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Carlin How Military Parade

This image which came to the Archive (having been found under another framed photograph) and was believed to be a muster for World War I; but it is now known to be the Carlin How detachment of the Skelton ”G” Company of the 1st Volunteer Battalion of the Yorkshire Regiment. The Archive has now had confirmation of these details following receipt of a titled postcard image of the same event: ‘Detachment of the Skelton “G” Company, 1st Volunteer Battalion, the Yorkshire Regiment”. Their uniform then was Red Jacket, Blue Trousers and White Collar, Cuffs and Webbing. Bill Danby advises: ”In 1908 Richard Burden Haldane, the Secretary of State for War, re-organised the Volunteers nation-wide into the Territorial Force and they became attached to their local regular Army Regiments with the same uniform etc. The Volunteers in this area became the 4th Battalion of the Yorkshire Regiment. The young man on the left with the bicycle is a mystery (see Bill’s note later), likely to be the son from some local well-to-do family, superior education and in a profession, while the lads would be down ”Duck” and Loftus Mines and on the Works etc. The rifles are the Magazine Lee Enfield Mk I, which were slowly replaced during the War with a shorter version with a faster loading method, but still with a bolt that the soldier had to manipulate to load the next round. The Volunteers had no obligation to serve abroad and I doubt whether these lads went further than their Annual two-week Camps which were usually held in the Summer at a seaside place. The 4th Battalion lads used to receive £1 for going and used up their holiday from work. When the War came they all re-enlisted to a man to serve abroad. It is likely that some of those on the photograph were still serving and went off to the Front. What a pity we do not know their names. It could have been some time after 1908 when new uniforms were issued, so early 1900s is about as close a date as I can suggest.” The Archive is now trying to find as Bill Danby suggests: ”When Mr T W Wood left off pulling pints.” Further information on this image would be most welcome. Bill further advises the Archive: ”You would think in a small village location that they were all local men, so it seems there is much that is not known about how local volunteers were organised into different roles. The bright uniforms had long been seen as a liability in warfare and when the khaki service dress and webbing of the First War was issued to local volunteers is not known, interestingly the two cyclists wear the wrap round putees that came into general use and the other lads have what looks like leather gaiters.” Researches have now discovered that Thomas W Wood was at the Maynard Arms from 1886, recorded in the 1891, 1901 and 1911 Census at the Maynard Arms; his death is recorded as being in 1912. Mrs Alwyn Wood tells us: “My husband’s grandfather was William Wood and owned the Maynard Arms. His father Harry Wood grew up there”.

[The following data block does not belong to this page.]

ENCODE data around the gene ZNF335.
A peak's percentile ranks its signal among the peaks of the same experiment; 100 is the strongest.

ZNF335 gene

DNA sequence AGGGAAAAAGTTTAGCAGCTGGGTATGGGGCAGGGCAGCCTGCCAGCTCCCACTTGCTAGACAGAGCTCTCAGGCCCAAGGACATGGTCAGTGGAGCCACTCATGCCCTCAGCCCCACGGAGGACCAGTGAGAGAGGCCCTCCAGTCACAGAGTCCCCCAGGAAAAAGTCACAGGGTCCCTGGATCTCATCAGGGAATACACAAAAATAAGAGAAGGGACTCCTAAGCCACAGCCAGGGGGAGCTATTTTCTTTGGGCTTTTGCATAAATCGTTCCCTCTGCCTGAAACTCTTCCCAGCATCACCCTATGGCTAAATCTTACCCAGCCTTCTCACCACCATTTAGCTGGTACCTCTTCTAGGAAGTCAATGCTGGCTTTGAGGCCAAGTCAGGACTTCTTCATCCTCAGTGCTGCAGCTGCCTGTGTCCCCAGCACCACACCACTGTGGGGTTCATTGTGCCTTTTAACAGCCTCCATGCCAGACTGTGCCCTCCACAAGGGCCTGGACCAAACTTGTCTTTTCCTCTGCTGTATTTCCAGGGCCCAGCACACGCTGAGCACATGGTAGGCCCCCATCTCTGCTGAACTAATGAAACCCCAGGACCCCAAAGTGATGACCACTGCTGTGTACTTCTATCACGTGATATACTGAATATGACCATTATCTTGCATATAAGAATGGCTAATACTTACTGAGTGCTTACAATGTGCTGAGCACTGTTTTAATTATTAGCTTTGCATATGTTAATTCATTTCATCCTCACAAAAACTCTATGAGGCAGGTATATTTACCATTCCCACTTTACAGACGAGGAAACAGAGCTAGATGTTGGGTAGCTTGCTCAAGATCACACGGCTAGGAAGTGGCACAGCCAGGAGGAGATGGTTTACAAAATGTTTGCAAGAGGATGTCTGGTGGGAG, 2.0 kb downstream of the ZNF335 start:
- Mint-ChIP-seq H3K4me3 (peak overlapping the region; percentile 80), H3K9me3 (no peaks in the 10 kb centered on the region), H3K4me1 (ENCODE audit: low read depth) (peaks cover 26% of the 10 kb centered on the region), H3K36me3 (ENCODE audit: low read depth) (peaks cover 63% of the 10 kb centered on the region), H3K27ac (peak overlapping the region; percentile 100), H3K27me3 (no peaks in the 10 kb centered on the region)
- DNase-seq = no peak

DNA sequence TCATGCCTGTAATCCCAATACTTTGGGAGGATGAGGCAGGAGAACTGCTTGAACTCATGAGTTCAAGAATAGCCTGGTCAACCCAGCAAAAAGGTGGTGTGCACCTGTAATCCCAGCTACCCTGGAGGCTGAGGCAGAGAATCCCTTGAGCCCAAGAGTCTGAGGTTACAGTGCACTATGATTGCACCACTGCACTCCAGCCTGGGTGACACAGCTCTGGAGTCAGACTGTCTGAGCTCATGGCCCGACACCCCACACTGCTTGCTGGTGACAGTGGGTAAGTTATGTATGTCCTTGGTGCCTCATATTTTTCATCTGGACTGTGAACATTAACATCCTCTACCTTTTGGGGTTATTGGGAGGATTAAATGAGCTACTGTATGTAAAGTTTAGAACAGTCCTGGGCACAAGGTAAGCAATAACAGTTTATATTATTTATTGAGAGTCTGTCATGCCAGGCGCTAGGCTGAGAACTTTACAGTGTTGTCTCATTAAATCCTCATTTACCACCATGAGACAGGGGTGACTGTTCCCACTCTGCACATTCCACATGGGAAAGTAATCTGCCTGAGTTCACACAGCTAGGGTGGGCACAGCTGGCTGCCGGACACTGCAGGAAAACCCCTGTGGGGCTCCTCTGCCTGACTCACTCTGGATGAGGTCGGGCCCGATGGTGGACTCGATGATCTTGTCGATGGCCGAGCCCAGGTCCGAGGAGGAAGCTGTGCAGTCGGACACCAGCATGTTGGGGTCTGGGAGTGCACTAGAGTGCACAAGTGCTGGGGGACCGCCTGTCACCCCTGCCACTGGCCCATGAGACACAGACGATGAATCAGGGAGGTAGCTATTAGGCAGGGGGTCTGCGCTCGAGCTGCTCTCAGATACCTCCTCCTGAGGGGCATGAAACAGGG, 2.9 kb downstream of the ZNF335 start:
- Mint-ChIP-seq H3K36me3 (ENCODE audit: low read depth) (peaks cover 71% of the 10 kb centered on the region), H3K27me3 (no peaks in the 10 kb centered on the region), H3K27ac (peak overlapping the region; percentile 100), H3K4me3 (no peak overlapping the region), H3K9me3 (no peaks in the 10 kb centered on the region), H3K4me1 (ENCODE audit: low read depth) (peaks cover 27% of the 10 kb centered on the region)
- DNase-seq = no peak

Can anybody assist?
Image courtesy of Dan Holme, information courtesy of Bill Danby and thanks to Mrs Alwyn Wood for the update.

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